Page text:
Sutherland — a small Karoo town known for its astronomy and being alternatively the coldest and hottest place on the evening weather report — is a hot bed of exoplanet hunting.

On top of a hill, about 14km away from the dusty town with its one main road and glut of B&Bs for star-gazers, is the South African Astronomical Observatory’s Sutherland site.  Since the 1970s, the observatory has had telescopes on the site —they have burgeoned to more than 20, and a number of these telescopes are hunting for exoplanets.

Three decades ago, we thought that the planets in our solar system were all the planets that the universe had to offer. We were very, very wrong. 

In the last quarter-century, the hunt for planets that might resemble earth has intensified dramatically. Known as exoplanets, they may - just possibly - hold the key to the future of humanity.

The first exoplanet — a planet not in our solar system, but orbiting another star — was detected and confirmed in 1992. The word “planet” is still technically reserved for those orbiting the Sun, while all the others are “exoplanets”.

As of the first of this month, there are now almost 4,700 candidate exoplanets, of which 2,330 are confirmed. That’s about an exoplanet for every kilometre of a return journey between Cape Town and Johannesburg.

Hunting exoplanets

More than 2,000 of those were discovered by the intrepid Kepler spacecraft, which was launched by the United States’ National Aeronautics and Space Administration in 2009. The spacecraft, with a price tag of about $550-million, went out of commission in 2013, but not before it had identified about 3,600 exoplanet candidates.

“When I was in high school,” says SAAO astronomer Rudi Kuhn, “the only known planets were the nine in our solar system.” 

Kuhn, for his PhD, was involved in the construction of a small telescope to “hunt for transiting exoplanets”, the KELT telescope. “It finds possible exoplanets, and then we try to verify those exoplanets with larger telescopes,” he says.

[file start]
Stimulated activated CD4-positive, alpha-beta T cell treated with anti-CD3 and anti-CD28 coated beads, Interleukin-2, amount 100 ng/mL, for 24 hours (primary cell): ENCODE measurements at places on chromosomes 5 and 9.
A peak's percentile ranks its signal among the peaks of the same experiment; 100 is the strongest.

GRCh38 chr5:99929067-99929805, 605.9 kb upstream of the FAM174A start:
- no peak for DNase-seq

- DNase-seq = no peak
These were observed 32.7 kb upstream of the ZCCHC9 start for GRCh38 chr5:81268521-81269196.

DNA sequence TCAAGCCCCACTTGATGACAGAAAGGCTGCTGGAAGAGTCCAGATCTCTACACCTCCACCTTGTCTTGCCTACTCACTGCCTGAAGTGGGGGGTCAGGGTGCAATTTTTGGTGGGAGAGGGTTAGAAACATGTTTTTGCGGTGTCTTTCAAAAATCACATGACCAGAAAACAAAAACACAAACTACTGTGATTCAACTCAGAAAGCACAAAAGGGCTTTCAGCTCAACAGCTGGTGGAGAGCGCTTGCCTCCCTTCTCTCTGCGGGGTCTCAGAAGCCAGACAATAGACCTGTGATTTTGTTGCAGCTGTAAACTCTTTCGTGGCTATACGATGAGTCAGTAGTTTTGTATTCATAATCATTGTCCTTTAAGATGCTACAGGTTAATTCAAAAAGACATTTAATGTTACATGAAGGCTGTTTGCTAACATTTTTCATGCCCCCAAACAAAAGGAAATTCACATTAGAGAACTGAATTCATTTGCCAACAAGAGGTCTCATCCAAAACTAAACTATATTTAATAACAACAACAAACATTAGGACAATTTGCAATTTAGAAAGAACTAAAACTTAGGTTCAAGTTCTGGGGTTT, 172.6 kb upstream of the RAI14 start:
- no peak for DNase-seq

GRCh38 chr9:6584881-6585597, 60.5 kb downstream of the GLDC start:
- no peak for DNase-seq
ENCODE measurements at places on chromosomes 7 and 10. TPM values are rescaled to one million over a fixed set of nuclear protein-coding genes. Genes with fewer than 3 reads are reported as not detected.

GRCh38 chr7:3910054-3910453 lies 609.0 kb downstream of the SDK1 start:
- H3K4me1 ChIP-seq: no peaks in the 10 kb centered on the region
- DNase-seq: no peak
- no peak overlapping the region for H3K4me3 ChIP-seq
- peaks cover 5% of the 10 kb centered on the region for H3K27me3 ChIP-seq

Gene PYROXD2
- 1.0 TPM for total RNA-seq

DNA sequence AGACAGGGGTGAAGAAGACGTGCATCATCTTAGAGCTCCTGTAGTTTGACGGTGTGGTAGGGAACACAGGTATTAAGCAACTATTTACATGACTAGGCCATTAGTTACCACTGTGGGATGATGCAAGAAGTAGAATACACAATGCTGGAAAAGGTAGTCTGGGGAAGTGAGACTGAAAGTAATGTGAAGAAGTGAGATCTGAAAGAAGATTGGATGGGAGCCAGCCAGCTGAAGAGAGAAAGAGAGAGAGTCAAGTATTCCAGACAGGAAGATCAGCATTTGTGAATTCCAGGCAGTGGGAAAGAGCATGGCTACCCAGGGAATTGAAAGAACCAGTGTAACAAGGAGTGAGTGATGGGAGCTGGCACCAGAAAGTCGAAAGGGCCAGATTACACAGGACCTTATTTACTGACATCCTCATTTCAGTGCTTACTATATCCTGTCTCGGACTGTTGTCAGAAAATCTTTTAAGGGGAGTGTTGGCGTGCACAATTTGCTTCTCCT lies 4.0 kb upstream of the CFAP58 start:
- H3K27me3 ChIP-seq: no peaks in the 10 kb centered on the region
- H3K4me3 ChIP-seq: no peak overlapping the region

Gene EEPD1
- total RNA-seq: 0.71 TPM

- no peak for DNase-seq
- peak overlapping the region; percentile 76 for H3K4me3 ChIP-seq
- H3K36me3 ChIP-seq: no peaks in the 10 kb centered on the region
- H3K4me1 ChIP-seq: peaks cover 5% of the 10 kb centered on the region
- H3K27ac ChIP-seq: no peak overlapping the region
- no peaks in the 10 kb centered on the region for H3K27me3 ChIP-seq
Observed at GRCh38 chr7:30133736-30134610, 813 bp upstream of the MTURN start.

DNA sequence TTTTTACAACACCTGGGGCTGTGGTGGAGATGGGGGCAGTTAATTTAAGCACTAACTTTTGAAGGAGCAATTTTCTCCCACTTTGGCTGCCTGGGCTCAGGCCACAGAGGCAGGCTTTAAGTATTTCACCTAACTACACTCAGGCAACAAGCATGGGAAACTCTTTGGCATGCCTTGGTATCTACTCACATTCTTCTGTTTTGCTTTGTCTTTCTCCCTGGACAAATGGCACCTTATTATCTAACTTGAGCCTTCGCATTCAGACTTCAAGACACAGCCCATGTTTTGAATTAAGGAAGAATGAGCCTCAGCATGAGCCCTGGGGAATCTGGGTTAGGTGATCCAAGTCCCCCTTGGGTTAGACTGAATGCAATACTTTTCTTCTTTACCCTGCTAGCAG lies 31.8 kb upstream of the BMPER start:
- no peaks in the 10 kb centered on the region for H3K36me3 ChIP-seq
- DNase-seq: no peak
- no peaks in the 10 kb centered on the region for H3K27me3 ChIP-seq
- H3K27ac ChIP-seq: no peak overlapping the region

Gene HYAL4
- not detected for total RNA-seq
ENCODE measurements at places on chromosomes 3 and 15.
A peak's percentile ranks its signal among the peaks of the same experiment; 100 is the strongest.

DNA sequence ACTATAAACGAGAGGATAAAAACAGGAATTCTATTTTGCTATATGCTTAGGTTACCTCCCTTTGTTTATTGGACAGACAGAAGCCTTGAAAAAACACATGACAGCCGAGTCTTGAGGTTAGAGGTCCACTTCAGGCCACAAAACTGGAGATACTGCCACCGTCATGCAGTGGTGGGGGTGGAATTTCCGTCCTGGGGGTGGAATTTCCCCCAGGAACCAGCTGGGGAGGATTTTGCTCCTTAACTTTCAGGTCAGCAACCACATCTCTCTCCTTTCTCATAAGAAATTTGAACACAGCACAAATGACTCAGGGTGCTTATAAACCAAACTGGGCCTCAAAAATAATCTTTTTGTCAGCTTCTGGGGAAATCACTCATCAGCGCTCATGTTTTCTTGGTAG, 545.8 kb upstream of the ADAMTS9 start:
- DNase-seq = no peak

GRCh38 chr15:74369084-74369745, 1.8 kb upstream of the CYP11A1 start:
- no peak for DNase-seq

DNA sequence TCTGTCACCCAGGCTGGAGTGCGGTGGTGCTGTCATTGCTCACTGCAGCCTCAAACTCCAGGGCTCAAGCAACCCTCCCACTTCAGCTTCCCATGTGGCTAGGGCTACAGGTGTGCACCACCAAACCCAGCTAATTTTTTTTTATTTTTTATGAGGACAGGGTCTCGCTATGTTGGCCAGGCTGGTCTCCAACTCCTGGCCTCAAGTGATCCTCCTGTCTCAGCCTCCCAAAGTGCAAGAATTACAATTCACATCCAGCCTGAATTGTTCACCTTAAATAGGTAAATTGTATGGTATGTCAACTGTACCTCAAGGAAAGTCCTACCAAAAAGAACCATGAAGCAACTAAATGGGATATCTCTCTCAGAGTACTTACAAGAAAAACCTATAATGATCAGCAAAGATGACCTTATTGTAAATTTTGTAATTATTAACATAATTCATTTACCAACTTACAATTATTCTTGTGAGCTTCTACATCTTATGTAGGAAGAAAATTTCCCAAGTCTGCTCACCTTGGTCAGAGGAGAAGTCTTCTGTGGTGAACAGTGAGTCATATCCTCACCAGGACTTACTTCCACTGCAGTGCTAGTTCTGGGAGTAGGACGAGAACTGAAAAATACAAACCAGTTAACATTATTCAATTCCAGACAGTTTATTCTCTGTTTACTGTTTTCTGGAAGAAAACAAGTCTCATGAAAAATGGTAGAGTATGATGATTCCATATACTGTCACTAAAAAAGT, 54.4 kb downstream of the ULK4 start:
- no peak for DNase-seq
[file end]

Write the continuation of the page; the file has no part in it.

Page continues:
The KELT — which stands for Kilodegree Extremely Little Telescope — comprises two telescopes: KELT-North in the United States and KELT-South in Sutherland. It really is very little: it has a telephoto lens with an aperture (opening to capture light) of about 4cm, which is about the length of your pinkie finger. It effectively takes photos of the large portions of sky.


David Buckley, who is also an astronomer at SAAO, says: “It’s used to look for the slight dip in the brightness of a star due to the planet going around in front of it.” These dips are called transits and lots of small telescopes around the globe are using this technique to find exoplanets.

But sometimes exoplanets can take years to go around their star, which makes the chance of an astronomer looking at the correct moment very slim. “You increase your chances statistically by surveying thousands or millions of stars in one shot, and then hopefully through statistics, you’ll find planet transits,” Buckley notes.

That telescope has already detected two new exoplanets, which another handful waiting to be verified.

On a shoestring

Sutherland is “one of the few places in the southern Hemisphere where you can do exoplanet research”, Kuhn says. “Although we’re competing with people with bigger budgets, we can do the same things on a smaller budget.” This also forces the country’s planet hunters to “push the boundaries of [what is possible] with the technology”.

In 2012, SAAO astronomer Dr John Menzies was part of an international team which found that planets are the rule, rather the exception, in the Milky Way. SAAO’s contribution to the research — which included more than 40 collaborators — was made on a 1m optical telescope. For comparison: the feather in the Sutherland site’s cap, the Southern African Large Telescope (SALT), is a 10m telescope, housed in a three-storey building. The 1m telescope is very modest in comparison.

“Wherever you look, you’re likely to see a planet,” Menzies said at the time. 

They used a technique called microlensing: when an exoplanet moves in front of a background star, it causes the brightness of the star to dim very, very slightly. After careful observation, astronomers can identify whether that dimming was caused by a planet, or another object. This is different to the transiting technique, which is when an exoplanet passes in front of its own star.

The Sutherland site’s pride and joy, SALT, also has exoplanet hunting capabilities. It has a high resolution spectrograph, operational since 2014, which can observe planets by the motions of their parent stars. 

Another telescope on the Sutherland site forms part of the Korean Microlensing Telescope Network, which is a partnership between South African and South Korean astronomers. This is a dedicated planet-hunting telescope, with others in Chile and Australia forming a southern network.

With the Polish telescopes Solaris-1 and -2, which are both completely robotic, Polish scientists are looking a phenomena that were once thought impossible. The Polish initiative is observing exoplanets around binary stars.

“Astronomers didn’t think a few decades ago, or even more recently, that you could get a stable orbit of a planet around binary stars, but there are now many examples,” Buckley says.